The Black Stone plays an important role in the central ritual of the Hajj, when pilgrims must walk seven times around the Kaaba in an counterclockwise direction. They attempt to kiss the Black Stone seven times, once for each circumambulation of the Kaaba, emulating the actions of Muhammad. In modern times, large crowds make it practically impossible for everyone to kiss the stone, so it is currently acceptable for pilgrims to simply point in the direction of the Stone on each of their circuits around the building. Some even say that the Stone is best considered simply as a marker, useful in keeping count of the ritual circumambulations (tawaf) that one has performed. Its black colour is deemed to symbolize the essential spiritual virtue of detachment and poverty for God (faqr) and the extinction of ego required to progress towards God (qalb).

Writing in Dawn in Madinah: A Pilgrim’s Progress, Muzaffar Iqbal described his experience of venerating the Black Stone during a pilgrimage to Mecca:

At the end of the second [circumabulation of the Kaaba], I was granted one of those extraordinary moments which sometimes occur around the Black Stone. As I approached the Corner the large crowd was suddenly pushed back by a strong man who had just kissed the Black Stone. This push generated a backward current, creating a momentary opening around the Black Stone as I came to it; I swiftly accepted the opportunity reciting, Bismillahi Allahu akbar wa lillahi-hamd [“In the name of God, God is great, all praise to God”], put my hands on the Black Stone and kissed it. Thousands of silver lines sparkled, the Stone glistened, and something stirred deep inside me. A few seconds passed. Then I was pushed away by the guard.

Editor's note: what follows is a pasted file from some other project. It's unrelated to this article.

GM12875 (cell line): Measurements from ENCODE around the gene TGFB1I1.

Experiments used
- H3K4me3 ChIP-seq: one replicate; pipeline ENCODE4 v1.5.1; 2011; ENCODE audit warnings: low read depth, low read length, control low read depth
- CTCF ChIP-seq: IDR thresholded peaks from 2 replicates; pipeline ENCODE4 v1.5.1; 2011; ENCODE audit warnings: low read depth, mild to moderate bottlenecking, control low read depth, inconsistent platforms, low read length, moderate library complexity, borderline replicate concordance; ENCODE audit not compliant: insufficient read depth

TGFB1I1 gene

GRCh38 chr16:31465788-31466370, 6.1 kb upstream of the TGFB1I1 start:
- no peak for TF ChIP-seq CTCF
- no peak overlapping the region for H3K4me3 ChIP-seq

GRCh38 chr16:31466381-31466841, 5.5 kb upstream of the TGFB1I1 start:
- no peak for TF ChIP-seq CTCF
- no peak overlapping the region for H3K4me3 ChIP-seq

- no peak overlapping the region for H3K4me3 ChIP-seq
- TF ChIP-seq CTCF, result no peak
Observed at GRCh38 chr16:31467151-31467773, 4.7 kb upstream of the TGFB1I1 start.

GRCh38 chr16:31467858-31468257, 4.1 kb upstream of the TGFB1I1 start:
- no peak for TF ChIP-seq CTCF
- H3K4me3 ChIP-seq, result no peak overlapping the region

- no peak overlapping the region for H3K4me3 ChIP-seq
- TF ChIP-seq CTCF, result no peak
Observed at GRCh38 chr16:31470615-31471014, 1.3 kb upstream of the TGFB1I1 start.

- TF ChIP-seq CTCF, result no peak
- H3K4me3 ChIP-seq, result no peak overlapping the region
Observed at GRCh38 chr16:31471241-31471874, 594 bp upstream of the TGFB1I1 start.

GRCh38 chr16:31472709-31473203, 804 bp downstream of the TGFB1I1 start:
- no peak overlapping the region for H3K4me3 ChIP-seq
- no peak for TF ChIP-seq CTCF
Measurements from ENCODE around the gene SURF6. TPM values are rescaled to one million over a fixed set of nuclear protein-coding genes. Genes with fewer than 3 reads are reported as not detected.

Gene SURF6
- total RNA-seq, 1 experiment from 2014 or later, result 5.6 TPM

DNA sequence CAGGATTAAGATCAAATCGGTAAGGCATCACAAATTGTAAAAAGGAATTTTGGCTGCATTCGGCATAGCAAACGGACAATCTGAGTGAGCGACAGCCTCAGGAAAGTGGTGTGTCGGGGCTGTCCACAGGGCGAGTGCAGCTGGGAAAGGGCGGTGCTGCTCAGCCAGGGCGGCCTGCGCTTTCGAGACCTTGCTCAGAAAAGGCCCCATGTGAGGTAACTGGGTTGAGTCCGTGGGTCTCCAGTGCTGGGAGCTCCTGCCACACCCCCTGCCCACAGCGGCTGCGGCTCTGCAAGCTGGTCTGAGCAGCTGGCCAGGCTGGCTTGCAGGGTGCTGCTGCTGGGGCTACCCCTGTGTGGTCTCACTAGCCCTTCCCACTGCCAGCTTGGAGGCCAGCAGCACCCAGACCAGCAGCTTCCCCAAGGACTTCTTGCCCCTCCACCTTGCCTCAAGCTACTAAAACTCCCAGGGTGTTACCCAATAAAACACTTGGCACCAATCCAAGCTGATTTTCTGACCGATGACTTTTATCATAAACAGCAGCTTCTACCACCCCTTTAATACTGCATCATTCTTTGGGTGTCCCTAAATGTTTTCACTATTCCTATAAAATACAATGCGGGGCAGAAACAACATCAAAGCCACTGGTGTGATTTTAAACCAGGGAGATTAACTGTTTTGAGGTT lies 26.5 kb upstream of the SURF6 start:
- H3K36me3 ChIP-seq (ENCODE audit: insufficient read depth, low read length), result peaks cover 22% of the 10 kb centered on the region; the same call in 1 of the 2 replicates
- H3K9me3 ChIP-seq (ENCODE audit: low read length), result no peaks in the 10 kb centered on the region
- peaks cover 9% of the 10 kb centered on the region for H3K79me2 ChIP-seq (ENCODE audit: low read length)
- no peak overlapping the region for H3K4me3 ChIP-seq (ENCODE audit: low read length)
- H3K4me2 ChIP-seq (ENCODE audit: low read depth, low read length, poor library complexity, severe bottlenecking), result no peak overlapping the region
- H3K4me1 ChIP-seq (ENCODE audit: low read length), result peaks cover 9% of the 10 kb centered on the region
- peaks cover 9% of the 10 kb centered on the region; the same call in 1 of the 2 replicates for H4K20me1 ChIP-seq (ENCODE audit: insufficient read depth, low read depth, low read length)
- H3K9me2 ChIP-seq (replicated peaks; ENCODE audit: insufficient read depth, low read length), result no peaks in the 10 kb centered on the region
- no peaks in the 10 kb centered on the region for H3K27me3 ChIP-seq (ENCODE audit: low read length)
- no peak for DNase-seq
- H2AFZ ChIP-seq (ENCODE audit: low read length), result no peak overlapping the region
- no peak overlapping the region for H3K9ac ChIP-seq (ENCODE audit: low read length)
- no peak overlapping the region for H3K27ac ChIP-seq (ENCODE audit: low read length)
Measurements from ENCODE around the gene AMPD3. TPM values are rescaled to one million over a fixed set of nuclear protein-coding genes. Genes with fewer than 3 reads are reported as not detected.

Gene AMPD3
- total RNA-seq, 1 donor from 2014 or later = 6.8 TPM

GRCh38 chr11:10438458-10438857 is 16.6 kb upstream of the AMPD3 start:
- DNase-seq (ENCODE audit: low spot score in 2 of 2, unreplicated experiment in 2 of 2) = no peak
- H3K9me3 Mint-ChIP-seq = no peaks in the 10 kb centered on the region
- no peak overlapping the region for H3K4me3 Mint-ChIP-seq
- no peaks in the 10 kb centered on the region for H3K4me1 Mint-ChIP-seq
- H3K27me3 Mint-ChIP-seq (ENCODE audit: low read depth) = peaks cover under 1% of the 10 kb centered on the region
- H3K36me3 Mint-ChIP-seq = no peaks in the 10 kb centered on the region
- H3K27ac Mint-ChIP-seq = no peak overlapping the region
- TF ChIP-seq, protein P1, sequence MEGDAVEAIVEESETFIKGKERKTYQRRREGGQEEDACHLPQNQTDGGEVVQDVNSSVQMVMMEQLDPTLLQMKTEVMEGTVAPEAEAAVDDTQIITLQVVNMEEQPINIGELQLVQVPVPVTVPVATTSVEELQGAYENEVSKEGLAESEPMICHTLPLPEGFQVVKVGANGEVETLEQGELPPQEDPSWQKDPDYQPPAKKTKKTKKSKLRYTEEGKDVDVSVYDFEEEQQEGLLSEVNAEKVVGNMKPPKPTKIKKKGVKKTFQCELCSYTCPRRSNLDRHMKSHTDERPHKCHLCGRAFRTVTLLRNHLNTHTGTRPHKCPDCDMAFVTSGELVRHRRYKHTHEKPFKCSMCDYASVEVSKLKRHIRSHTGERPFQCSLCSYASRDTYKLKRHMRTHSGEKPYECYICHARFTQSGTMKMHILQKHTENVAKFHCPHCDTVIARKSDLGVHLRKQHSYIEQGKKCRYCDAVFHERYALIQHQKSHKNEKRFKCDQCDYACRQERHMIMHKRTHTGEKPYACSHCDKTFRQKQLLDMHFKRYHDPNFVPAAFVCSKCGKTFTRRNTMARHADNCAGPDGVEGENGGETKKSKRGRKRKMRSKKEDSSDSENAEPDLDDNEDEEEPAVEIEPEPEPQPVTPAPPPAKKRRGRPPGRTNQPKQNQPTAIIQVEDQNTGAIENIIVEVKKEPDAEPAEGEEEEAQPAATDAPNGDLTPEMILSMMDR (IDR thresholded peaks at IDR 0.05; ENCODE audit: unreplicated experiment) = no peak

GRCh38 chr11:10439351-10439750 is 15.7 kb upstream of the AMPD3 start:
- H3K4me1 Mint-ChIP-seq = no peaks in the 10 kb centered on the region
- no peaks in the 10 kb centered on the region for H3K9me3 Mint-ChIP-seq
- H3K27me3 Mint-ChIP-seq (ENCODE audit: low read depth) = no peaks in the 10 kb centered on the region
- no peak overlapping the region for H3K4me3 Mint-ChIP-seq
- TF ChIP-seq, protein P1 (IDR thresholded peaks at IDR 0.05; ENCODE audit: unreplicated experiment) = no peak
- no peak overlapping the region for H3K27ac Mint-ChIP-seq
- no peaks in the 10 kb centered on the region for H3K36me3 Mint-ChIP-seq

Meaning and symbolism

The Black Stone, in Muslim belief, originated in the time of Adam. According to belief, an angel spoke to the prophet Abraham, and told him to institute the rite of the stone in the hajj at Mecca.

Islamic tradition holds that the Stone fell from Heaven to show Adam and Eve where to build an altar, which became the first temple on Earth. Muslims believe that the stone was originally pure and dazzling white, but has since turned black because of the sins of the people. Adam’s altar and the stone were said to have been lost during Noah’s Flood and forgotten. Ibrahim was said to have later found the Black Stone at the original site of Adam’s altar when the angel Jibrail revealed it to him. Ibrahim ordered his son Ismael—who is an ancestor of Muhammad—to build a new temple, the Kaaba, in which to embed the Stone.

Islam strictly prohibits idolatry. Muslims believe that the Stone’s role in hajj is simply representative and symbolic in nature, not related to belief in the stone itself as having any special power. A hadith records that, when the second Caliph Umar ibn al-Khattab (580-644) came to kiss the Stone, he said in front of all assembled: “No doubt, I know that you are a stone and can neither harm anyone nor benefit anyone. Had I not seen Allah’s Messenger [Muhammad] kissing you, I would not have kissed you.” Most Muslims follow the example of Umar: they pay their respects to the Stone in a spirit of trust in Muhammad, not with any inherent belief in the Stone.